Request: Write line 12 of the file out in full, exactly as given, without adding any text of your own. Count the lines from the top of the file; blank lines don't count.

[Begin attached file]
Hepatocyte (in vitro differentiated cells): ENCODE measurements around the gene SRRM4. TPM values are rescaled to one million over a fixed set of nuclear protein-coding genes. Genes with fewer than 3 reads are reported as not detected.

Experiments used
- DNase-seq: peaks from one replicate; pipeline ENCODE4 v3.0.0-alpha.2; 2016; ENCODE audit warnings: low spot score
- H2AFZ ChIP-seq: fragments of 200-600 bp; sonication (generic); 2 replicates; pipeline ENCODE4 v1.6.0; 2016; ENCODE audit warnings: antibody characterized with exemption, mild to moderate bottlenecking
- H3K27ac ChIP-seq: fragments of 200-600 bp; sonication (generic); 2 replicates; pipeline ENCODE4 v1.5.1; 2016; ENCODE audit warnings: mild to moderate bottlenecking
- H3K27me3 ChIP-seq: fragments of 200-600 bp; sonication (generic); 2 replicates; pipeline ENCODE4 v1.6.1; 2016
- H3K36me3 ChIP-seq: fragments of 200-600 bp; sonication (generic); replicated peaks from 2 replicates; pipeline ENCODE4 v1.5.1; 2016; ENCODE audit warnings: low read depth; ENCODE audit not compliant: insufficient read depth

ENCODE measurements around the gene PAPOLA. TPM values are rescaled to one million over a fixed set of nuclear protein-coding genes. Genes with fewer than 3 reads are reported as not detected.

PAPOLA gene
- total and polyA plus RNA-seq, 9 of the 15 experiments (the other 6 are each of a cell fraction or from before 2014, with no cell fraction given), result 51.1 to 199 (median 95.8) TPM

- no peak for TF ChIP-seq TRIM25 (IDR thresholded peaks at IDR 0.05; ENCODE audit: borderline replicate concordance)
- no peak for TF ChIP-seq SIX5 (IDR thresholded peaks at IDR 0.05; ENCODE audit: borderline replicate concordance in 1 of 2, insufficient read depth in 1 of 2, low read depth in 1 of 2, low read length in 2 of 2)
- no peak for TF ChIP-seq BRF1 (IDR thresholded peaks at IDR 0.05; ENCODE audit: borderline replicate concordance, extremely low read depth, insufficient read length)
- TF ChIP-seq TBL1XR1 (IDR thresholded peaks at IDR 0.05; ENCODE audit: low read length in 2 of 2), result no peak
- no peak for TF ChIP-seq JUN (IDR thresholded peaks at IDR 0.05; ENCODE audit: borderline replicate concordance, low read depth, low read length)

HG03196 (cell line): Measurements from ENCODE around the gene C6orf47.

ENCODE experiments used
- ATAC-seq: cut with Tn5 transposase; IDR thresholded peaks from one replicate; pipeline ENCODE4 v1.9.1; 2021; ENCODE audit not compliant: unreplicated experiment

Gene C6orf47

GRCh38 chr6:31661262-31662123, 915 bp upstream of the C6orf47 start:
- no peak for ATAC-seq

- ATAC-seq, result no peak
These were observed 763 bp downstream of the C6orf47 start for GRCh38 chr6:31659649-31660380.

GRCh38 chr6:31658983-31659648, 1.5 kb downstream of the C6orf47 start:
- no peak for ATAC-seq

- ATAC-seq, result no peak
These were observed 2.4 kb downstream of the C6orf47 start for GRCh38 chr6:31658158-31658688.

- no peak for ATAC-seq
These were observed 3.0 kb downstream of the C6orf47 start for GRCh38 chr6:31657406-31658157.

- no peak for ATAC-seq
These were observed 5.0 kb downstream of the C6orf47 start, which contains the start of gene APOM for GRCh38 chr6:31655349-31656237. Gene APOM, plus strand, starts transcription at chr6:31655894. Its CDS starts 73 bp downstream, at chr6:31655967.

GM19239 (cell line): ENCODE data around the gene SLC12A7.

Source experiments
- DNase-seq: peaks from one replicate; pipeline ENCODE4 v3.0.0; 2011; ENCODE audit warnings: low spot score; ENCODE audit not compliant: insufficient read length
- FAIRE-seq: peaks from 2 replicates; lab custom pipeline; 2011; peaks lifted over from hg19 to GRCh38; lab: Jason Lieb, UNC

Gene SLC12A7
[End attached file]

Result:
- no peak for TF ChIP-seq SIX5 (IDR thresholded peaks at IDR 0.05; ENCODE audit: borderline replicate concordance in 1 of 2, insufficient read depth in 1 of 2, low read depth in 1 of 2, low read length in 2 of 2)